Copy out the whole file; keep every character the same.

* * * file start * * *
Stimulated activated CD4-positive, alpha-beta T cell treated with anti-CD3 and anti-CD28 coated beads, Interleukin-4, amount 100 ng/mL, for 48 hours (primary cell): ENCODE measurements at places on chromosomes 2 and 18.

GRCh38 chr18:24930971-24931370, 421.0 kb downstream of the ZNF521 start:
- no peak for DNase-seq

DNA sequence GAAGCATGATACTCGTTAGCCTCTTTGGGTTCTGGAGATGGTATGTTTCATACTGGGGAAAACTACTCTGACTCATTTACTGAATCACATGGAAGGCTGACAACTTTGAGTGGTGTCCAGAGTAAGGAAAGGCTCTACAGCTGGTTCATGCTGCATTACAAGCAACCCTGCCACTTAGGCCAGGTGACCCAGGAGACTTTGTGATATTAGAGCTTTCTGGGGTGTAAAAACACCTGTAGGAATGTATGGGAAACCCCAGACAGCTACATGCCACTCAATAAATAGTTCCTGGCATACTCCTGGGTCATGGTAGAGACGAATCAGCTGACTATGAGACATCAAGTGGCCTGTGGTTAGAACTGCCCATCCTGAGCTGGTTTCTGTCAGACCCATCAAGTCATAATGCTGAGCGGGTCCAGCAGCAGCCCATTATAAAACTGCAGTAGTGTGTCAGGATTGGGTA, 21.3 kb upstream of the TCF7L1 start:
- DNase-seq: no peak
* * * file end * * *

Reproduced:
Stimulated activated CD4-positive, alpha-beta T cell treated with anti-CD3 and anti-CD28 coated beads, Interleukin-4, amount 100 ng/mL, for 48 hours (primary cell): ENCODE measurements at places on chromosomes 2 and 18.

GRCh38 chr18:24930971-24931370, 421.0 kb downstream of the ZNF521 start:
- no peak for DNase-seq

DNA sequence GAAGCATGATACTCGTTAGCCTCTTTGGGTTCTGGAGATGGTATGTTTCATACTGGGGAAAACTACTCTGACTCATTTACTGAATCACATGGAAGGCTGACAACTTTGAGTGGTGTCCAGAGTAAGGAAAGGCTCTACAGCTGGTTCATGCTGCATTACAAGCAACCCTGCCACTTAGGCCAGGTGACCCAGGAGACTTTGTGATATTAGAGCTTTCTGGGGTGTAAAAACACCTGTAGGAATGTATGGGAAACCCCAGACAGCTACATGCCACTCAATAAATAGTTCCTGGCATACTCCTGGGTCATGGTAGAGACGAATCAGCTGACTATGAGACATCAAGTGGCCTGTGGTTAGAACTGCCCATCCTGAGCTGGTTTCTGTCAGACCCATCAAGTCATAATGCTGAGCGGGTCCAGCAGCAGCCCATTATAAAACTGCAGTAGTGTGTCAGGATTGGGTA, 21.3 kb upstream of the TCF7L1 start:
- DNase-seq: no peak